Boyd has had interests in various food service businesses over the years, including a company called Fresh Choice LLC, which was a buffet-style restaurant headquartered in Emeryville. Fresh Choice filed for bankruptcy in July 2012. Boyd attributed the bankruptcy to changing demographics of customers.

Boyd said that rent has significantly gone up at Roma’s flagship location in Berkeley.

“I just have a lot of different projects and I’m trying to keep my head above water and make enough money to pay overhead,” Boyd said.

According to an analysis of public records done by the Emerald, the Espresso Roma Corporation, the parent company of Espresso Roma, owed over $2.5 million in taxes to the IRS and the state government in California from 2012 to 2018.

In Oregon, Espresso Roma owed just over $615,000 in quarterly federal tax returns. The Espresso Roma Corporation’s California venture owed over $1.5 million in federal and state taxes. The Espresso Roma in Boulder, Colorado, owed just over $447,000 to the IRS; however, the business closed in 2013 and Boyd said his ex-wife owned the property after their divorce. The Boulder location closed in 2013, however, the notice of federal tax lien showed that the business was behind on federal taxes from 2012 to 2015.

Boyd said that he had sold $2 million worth of properties to partially pay off the taxes owed.

Boyd paid just over $200,000 in taxes to the state of California, according to public records. The Emerald was unable to confirm that the other liens had been satisfied because it is not required for the termination of the liens to be posted once they are satisfied, according to an official in the Oregon Secretary of State’s office.

“Every single one of the tax numbers that [the Emerald] published today was incorrect,” Boyd said following the publication of the article. “Many of them have been paid off in full.”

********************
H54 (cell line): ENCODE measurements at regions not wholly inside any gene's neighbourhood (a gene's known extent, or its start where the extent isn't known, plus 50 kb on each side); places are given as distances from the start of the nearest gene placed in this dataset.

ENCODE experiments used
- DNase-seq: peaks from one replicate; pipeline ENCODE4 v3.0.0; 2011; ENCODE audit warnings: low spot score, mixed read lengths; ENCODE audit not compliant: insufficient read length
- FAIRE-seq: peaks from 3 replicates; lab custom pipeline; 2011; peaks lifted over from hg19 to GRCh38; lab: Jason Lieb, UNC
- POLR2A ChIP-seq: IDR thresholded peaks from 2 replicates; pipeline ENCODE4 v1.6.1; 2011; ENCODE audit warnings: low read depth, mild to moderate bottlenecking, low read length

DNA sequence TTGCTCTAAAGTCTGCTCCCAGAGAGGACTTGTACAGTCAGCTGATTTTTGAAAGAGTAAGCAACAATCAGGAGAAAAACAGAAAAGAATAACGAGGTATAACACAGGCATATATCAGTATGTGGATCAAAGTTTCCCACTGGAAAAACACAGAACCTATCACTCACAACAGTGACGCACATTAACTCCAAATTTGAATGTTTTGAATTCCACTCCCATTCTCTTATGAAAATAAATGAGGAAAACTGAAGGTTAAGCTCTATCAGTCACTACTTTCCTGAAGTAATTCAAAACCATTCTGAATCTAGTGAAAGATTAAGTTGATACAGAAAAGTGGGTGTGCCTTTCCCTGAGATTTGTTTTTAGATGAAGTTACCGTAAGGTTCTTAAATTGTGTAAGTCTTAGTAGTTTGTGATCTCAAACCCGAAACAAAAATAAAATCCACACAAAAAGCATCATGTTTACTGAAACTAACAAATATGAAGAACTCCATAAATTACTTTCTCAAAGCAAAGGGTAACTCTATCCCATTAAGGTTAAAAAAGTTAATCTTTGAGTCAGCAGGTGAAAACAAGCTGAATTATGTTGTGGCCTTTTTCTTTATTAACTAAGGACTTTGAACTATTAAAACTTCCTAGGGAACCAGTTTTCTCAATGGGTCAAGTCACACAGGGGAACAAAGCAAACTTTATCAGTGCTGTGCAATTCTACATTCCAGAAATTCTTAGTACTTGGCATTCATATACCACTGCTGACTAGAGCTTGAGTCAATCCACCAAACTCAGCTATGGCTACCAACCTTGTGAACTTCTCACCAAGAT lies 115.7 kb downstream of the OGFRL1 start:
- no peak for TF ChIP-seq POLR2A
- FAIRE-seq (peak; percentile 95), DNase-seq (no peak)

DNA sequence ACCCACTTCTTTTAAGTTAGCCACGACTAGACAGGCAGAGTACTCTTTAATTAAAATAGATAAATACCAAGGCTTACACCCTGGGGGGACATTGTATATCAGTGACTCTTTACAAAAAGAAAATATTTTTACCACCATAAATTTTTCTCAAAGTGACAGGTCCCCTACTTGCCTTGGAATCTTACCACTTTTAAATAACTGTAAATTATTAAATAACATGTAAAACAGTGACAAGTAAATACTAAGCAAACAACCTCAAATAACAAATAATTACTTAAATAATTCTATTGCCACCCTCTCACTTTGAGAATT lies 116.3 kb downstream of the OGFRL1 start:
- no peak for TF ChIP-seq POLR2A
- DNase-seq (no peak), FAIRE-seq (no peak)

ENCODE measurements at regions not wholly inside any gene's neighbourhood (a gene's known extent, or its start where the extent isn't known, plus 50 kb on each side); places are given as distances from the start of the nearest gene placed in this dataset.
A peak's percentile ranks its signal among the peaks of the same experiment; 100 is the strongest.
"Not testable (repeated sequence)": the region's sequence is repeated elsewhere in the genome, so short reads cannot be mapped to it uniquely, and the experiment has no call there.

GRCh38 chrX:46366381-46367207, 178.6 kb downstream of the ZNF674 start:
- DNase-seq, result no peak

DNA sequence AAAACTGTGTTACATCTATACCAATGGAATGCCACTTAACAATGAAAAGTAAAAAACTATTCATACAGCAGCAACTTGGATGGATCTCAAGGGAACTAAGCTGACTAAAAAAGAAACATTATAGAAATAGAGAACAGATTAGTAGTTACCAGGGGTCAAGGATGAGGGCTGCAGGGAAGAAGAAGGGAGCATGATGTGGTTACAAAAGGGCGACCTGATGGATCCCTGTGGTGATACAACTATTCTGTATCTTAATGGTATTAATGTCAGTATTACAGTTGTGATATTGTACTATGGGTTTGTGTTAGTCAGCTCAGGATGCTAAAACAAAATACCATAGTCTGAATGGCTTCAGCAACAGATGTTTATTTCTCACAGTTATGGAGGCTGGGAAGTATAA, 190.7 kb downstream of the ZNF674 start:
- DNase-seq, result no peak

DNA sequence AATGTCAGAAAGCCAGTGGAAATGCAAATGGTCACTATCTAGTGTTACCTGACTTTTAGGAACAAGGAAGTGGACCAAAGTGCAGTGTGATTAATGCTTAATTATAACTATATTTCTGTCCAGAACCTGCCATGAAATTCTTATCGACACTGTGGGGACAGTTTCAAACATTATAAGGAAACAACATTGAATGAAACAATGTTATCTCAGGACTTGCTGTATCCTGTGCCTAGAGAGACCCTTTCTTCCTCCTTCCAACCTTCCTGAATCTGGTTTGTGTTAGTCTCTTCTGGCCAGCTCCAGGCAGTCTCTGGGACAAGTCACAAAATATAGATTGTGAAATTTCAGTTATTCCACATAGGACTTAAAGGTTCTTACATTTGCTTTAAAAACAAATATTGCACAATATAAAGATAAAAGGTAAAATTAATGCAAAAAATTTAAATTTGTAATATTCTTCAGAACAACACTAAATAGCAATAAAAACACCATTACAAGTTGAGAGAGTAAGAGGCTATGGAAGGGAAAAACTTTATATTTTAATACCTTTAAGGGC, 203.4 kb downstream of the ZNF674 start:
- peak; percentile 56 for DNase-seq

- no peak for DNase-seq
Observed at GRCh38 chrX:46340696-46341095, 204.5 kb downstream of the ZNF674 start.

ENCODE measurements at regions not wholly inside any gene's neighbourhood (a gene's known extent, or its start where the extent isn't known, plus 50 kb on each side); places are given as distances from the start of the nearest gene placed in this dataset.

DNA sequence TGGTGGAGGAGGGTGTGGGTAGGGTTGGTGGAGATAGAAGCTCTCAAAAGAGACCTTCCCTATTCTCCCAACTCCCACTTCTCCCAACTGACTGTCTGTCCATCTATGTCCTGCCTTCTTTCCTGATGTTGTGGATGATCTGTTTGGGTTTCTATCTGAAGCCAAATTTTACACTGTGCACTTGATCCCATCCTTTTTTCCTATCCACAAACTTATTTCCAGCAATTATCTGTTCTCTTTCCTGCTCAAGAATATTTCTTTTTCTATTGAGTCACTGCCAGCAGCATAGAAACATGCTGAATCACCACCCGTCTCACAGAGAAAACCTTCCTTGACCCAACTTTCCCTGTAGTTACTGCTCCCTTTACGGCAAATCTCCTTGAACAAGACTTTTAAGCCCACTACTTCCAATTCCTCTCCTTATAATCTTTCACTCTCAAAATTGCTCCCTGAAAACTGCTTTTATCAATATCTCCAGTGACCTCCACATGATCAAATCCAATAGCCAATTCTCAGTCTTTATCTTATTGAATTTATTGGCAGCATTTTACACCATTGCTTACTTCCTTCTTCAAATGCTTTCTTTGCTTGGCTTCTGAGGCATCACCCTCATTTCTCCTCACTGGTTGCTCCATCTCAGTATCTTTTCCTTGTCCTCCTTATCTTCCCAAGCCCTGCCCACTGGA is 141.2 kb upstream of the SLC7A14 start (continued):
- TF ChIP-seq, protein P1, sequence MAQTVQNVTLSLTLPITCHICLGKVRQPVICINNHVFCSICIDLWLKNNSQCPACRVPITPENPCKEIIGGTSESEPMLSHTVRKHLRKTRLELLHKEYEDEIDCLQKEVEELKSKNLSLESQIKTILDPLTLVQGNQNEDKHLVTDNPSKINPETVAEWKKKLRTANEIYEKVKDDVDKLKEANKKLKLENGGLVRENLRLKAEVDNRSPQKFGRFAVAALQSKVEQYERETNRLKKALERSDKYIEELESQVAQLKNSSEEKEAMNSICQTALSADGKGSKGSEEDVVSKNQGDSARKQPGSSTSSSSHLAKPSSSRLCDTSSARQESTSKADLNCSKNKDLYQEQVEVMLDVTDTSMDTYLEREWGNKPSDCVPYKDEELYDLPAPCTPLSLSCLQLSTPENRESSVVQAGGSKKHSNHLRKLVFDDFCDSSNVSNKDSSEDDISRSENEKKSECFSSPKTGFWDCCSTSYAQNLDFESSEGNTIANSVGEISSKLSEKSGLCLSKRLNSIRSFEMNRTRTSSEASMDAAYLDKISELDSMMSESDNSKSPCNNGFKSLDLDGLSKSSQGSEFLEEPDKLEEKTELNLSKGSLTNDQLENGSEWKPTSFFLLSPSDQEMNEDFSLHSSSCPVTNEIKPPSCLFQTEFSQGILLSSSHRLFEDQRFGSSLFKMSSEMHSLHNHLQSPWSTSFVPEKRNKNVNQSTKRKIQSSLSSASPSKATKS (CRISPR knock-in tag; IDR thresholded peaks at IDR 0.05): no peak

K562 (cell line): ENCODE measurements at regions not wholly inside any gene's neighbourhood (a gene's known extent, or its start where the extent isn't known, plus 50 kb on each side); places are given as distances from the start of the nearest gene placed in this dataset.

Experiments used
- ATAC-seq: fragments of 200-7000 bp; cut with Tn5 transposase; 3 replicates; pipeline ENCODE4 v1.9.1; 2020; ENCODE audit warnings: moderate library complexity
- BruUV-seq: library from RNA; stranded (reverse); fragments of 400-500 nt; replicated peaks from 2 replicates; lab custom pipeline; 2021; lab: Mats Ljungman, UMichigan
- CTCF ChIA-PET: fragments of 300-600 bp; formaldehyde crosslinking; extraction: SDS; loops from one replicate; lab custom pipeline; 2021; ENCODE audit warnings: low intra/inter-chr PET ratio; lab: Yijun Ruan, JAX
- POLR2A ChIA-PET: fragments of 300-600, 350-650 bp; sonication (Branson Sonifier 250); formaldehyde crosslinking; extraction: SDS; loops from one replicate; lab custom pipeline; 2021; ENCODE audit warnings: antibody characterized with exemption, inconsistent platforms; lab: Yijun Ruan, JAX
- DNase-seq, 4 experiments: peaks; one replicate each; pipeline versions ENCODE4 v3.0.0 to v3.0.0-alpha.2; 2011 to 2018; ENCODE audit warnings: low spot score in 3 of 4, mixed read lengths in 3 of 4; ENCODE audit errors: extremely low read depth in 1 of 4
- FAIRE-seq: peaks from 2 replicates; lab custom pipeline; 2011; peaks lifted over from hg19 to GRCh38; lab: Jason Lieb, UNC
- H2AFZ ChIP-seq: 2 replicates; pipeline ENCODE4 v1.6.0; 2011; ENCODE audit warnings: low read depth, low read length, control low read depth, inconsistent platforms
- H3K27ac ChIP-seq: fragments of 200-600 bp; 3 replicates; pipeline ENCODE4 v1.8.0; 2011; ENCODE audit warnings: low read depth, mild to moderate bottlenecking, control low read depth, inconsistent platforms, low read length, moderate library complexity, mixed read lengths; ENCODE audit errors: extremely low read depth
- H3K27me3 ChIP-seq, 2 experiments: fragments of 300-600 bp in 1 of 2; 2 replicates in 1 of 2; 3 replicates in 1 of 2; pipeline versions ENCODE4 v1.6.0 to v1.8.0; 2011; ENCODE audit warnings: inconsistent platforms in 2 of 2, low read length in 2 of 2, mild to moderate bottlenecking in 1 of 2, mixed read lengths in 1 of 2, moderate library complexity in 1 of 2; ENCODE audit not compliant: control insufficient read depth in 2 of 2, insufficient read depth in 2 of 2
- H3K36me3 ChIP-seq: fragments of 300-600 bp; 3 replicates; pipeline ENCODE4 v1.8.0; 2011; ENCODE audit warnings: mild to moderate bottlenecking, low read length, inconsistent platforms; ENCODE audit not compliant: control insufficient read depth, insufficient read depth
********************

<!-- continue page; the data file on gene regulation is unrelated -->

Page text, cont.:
However, Boyd declined this morning to provide any documents to confirm that he had paid those taxes. The Emerald is working to confirm the exact amount that Boyd paid in back taxes.

Boyd said that despite the debt accrued by his corporation, Eugene’s Espresso Roma is not in danger of closing. Unlike Siena, the building of Espresso Roma is not owned by the Duck Store. Boyd said that he bought the building in the ’80s — it was a bookstore before becoming a cafe.

Although Boyd lives in California, he says that all of Roma’s employees are local.

“It’s local people. I must have 50 to 75 people who have worked for me for more than 30 years. We’re sort of an extended family.”

Boyd said that he hoped that The Duck Store would give the lease to Cortez; however, Cortez said that he wants to see the place in good hands, but is comfortable in retirement.

Although Cafe Siena may be a thing of the past, Boyd is more certain about the future of Espresso Roma.

“No, they’re not going anywhere,” Boyd said.

Additional information about the Emerald’s public record research was also included.

Editor’s note: This story has been updated with a comment from the owner of the Espresso Roma Corporation following the publication of the article. Additional information about the Emerald’s public records research was also included.

Michael is one of the Emerald's associate news editors. He does investigative work as well as stories about the UO Administration. Drop him a tip: [email protected]

Franklin is in his third year writing for the Daily Emerald. He covers a variety of beats: crime, campus planning, science & technology and campus culture.